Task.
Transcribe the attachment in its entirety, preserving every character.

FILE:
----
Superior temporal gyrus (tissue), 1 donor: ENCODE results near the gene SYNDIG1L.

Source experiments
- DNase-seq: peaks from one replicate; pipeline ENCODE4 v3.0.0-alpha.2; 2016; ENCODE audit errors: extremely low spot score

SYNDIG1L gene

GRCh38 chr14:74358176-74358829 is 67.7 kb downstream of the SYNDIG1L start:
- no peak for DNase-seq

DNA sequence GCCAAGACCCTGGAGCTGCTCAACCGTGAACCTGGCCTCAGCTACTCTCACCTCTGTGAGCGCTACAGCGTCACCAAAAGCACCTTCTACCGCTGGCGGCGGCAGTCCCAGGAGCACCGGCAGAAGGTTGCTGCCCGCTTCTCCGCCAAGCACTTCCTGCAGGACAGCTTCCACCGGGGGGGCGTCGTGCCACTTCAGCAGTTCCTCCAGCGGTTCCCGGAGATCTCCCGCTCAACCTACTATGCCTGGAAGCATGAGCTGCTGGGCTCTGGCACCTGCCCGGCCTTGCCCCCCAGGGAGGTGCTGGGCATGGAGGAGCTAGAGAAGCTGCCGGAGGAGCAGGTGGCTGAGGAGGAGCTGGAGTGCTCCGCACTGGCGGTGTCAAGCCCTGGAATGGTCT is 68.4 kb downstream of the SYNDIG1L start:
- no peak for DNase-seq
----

Superior temporal gyrus (tissue), 1 donor: ENCODE results near the gene SYNDIG1L.

Source experiments
- DNase-seq: peaks from one replicate; pipeline ENCODE4 v3.0.0-alpha.2; 2016; ENCODE audit errors: extremely low spot score

SYNDIG1L gene

GRCh38 chr14:74358176-74358829 is 67.7 kb downstream of the SYNDIG1L start:
- no peak for DNase-seq

DNA sequence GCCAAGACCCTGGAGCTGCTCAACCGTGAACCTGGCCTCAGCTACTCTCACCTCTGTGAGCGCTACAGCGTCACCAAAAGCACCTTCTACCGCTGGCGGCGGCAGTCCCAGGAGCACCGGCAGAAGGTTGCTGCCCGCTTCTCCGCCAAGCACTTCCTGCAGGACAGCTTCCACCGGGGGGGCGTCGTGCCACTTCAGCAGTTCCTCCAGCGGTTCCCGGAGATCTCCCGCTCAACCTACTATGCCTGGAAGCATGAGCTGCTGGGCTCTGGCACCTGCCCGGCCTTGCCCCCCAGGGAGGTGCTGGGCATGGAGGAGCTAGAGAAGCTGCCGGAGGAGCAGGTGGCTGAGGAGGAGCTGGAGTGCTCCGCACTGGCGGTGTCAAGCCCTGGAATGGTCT is 68.4 kb downstream of the SYNDIG1L start:
- no peak for DNase-seq